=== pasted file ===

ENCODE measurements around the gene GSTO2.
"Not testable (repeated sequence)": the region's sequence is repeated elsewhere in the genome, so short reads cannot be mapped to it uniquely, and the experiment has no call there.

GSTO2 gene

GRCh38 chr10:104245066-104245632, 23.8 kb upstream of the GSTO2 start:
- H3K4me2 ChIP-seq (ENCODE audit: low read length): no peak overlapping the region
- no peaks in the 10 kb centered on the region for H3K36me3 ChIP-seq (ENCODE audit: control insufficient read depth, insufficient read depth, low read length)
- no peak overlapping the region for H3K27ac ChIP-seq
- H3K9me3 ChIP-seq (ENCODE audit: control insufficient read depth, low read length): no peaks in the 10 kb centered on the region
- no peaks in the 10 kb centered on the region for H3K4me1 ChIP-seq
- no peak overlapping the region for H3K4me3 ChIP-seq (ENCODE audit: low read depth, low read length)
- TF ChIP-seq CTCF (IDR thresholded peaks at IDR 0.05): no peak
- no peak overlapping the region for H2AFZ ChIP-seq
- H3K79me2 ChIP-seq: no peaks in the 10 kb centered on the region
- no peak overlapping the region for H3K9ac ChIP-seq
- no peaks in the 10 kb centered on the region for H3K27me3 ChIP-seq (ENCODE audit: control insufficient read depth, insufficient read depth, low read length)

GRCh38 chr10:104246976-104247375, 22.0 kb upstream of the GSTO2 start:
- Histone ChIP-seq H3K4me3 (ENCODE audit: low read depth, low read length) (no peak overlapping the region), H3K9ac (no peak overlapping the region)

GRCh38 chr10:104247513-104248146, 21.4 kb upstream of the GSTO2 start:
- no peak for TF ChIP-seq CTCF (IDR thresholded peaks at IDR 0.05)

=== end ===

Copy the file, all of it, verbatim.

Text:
ENCODE measurements around the gene GSTO2.
"Not testable (repeated sequence)": the region's sequence is repeated elsewhere in the genome, so short reads cannot be mapped to it uniquely, and the experiment has no call there.

GSTO2 gene

GRCh38 chr10:104245066-104245632, 23.8 kb upstream of the GSTO2 start:
- H3K4me2 ChIP-seq (ENCODE audit: low read length): no peak overlapping the region
- no peaks in the 10 kb centered on the region for H3K36me3 ChIP-seq (ENCODE audit: control insufficient read depth, insufficient read depth, low read length)
- no peak overlapping the region for H3K27ac ChIP-seq
- H3K9me3 ChIP-seq (ENCODE audit: control insufficient read depth, low read length): no peaks in the 10 kb centered on the region
- no peaks in the 10 kb centered on the region for H3K4me1 ChIP-seq
- no peak overlapping the region for H3K4me3 ChIP-seq (ENCODE audit: low read depth, low read length)
- TF ChIP-seq CTCF (IDR thresholded peaks at IDR 0.05): no peak
- no peak overlapping the region for H2AFZ ChIP-seq
- H3K79me2 ChIP-seq: no peaks in the 10 kb centered on the region
- no peak overlapping the region for H3K9ac ChIP-seq
- no peaks in the 10 kb centered on the region for H3K27me3 ChIP-seq (ENCODE audit: control insufficient read depth, insufficient read depth, low read length)

GRCh38 chr10:104246976-104247375, 22.0 kb upstream of the GSTO2 start:
- Histone ChIP-seq H3K4me3 (ENCODE audit: low read depth, low read length) (no peak overlapping the region), H3K9ac (no peak overlapping the region)

GRCh38 chr10:104247513-104248146, 21.4 kb upstream of the GSTO2 start:
- no peak for TF ChIP-seq CTCF (IDR thresholded peaks at IDR 0.05)